Other Property and Equipment
Depreciation of other property and equipment is provided on a straight-line basis over the estimated useful lives of the related assets, which range from 3 to 30 years.
The U.S. dollar is the functional currency for Gulfport’s consolidated operations. However, the Company has an equity investment in a Canadian entity whose functional currency is the Canadian dollar. The assets and liabilities of the Canadian investment are translated into U.S. dollars based on the current exchange rate in effect at the balance sheet dates. Canadian income and expenses are translated at average rates for the periods presented and equity contributions are translated at the current exchange rate in effect at the date of the contribution. Translation adjustments have no effect on net income and are included in accumulated other comprehensive income in stockholders’ equity. The following table presents the balances of the Company’s cumulative translation adjustments included in accumulated other comprehensive income (loss).
Net Income per Common Share
Basic net income per common share is computed by dividing income attributable to common stock by the weighted average number of common shares outstanding for the period. Diluted net income per common share reflects the potential dilution that could occur if options or other contracts to issue common stock were exercised or converted into common stock. Potential common shares are not included if their effect would be anti-dilutive. Calculations of basic and diluted net income per common share are illustrated in Note 12.
Gulfport uses the asset and liability method of accounting for income taxes, under which deferred tax assets and liabilities are recognized for the future tax consequences of (1) temporary differences between the financial statement carrying amounts and the tax bases of existing assets and liabilities and (2) operating loss and tax credit carryforwards. Deferred income tax assets and liabilities are based on enacted tax rates applicable to the future period when those temporary differences are expected to be recovered or settled. The effect of a change in tax rates on deferred tax assets and liabilities is recognized in income during the period the rate change is enacted. Deferred tax assets are recognized as income in the year in which realization becomes determinable. A valuation allowance is provided for deferred tax assets when it is more likely than not the deferred tax assets will not be realized.
The Company is subject to U.S. federal income tax as well as income tax of multiple jurisdictions. The Company’s 1999 – 2013 U.S. federal and state income tax returns remain open to examination by tax authorities, due to net operating losses. As of December 31, 2013, the Company has no unrecognized tax benefits that would have a material impact on the effective rate. The Company recognizes interest and penalties related to income tax matters as interest expense and general and administrative expenses, respectively. For the year ended December 31, 2013, there is no interest or penalties associated with uncertain tax positions in the Company’s consolidated financial statements.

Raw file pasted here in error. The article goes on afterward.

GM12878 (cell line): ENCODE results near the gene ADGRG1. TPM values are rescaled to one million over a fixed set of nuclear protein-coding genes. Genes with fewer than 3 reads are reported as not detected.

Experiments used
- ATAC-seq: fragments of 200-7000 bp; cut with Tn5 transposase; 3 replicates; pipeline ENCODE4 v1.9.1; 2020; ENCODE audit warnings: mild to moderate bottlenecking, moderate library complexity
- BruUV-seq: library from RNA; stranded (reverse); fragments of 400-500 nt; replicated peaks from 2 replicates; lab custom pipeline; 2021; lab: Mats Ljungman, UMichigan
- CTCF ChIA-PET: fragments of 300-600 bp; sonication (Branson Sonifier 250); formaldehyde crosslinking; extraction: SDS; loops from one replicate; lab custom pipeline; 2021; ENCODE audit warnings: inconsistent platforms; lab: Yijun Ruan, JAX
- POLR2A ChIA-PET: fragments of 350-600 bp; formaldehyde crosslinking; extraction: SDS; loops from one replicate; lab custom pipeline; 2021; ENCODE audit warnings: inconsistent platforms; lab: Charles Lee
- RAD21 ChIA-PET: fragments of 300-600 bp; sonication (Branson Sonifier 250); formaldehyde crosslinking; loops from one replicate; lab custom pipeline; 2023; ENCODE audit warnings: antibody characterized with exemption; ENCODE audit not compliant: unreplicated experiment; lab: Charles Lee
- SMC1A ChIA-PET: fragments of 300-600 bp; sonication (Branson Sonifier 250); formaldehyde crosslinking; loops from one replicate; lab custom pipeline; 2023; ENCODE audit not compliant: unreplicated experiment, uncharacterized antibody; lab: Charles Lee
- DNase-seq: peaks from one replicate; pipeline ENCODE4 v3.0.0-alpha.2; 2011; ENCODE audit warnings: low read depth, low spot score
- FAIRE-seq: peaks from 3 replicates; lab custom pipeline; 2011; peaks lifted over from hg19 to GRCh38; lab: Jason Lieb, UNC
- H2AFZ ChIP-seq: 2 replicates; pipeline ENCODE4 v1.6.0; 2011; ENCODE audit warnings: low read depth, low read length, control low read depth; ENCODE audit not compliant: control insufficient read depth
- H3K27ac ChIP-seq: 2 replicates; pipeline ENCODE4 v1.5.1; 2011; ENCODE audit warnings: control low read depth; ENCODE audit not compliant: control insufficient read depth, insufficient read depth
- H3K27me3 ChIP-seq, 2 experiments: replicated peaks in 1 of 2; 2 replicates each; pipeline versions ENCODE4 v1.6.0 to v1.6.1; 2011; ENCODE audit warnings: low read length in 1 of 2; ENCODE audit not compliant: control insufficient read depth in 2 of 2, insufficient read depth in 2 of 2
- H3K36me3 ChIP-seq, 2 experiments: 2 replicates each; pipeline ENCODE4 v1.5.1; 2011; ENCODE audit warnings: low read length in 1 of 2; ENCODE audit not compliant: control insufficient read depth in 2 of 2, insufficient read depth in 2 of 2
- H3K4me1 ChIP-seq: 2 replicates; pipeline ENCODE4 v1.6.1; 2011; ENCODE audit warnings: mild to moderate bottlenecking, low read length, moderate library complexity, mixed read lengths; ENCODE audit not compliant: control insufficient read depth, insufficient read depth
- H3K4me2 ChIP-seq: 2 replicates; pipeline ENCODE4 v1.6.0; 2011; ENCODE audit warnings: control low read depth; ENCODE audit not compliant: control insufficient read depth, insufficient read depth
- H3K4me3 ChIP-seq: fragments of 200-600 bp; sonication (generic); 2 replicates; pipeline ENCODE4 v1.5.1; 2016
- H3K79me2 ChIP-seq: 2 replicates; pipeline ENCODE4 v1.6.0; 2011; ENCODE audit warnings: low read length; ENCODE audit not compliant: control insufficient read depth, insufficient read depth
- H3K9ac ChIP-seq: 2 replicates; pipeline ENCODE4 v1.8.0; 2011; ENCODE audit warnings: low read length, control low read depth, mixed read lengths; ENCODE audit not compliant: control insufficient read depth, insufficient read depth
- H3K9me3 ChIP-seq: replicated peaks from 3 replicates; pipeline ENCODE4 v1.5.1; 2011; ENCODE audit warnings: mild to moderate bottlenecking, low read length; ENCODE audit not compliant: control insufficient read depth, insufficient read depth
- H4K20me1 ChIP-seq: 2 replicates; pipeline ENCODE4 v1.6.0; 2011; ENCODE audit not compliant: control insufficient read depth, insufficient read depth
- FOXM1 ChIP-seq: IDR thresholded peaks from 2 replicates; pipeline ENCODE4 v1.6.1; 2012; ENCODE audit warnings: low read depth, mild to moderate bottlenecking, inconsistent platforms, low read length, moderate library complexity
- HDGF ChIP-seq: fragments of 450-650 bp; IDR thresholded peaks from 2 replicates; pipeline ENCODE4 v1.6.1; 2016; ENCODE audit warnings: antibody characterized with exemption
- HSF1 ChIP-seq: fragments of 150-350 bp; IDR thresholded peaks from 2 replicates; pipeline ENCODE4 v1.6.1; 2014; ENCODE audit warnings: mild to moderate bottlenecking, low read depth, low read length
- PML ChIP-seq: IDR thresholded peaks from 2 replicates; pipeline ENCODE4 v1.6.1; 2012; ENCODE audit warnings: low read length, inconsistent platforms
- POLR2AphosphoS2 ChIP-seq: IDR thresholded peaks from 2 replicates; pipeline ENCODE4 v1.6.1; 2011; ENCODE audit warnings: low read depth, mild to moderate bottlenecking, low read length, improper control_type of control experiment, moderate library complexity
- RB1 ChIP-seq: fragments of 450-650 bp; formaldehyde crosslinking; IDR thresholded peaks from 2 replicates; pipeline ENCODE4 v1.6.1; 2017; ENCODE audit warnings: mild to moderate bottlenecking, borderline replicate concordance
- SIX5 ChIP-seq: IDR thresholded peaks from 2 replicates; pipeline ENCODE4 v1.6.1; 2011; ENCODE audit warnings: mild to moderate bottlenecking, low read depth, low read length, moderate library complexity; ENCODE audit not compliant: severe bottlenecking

Natural gas revenues are recorded in the month produced and delivered to the purchaser using the entitlement method, whereby any production volumes received in excess of the Company’s ownership percentage in the property are recorded as a liability. If less than Gulfport’s entitlement is received, the underproduction is recorded as a receivable. At December 31, 2013, the Company had no gas imbalance liability. At December 31, 2012, the Company had a gas imbalance liability of approximately $0.4 million. Oil revenues are recognized when ownership transfers, which occurs in the month produced.
Investments in entities in which the Company owns an equity interest greater than 20% and less than 50% and/or investments in which it has significant influence are accounted for under the equity method. Under the equity method, the Company’s share of investees’ earnings or loss is recognized in the statement of operations. In accordance with FASB ASC 825, "Financial Instruments," the Company has elected the fair value option of accounting for its equity method investment in the common stock of Diamondback Energy Inc. ("Diamondback"). At the end of each reporting period, the quoted closing market price of Diamondback's common stock is multiplied by the total shares owned by the Company and the resulting gain or loss is recognized in (income) loss from equity method investments in the consolidated statements of operations.
The Company reviews its investments to determine if a loss in value which is other than a temporary decline has occurred. If such loss has occurred, the Company recognizes an impairment provision. There was no impairment of equity method investments at December 31, 2013 or 2012.
Accounting for Stock-Based Compensation
The Company accounts for stock-based compensation in accordance with the provisions of FASB ASC Topic 718, “Compensation—Stock Compensation” (“FASB ASC 718”). FASB ASC 718 requires share-based payments to employees, including grants of employee stock options and restricted stock, to be recognized as equity or liabilities at the fair value on the date of grant and to be expensed over the applicable vesting period. The vesting periods for the options range between three to five years and have a maximum contractual term of ten years. The vesting periods for restricted shares range between three to five years with either quarterly or annual vesting installments.
Accounting for Derivative Instruments and Hedging Activities
The Company may seek to reduce its exposure to unfavorable changes in oil and natural gas prices by utilizing energy swaps and collars, or fixed-price contracts. The Company follows the provisions of FASB ASC 815, “Derivatives and Hedging” (“FASB ASC 815”) as amended. It requires that all derivative instruments be recognized as assets or liabilities in the balance sheet, measured at fair value.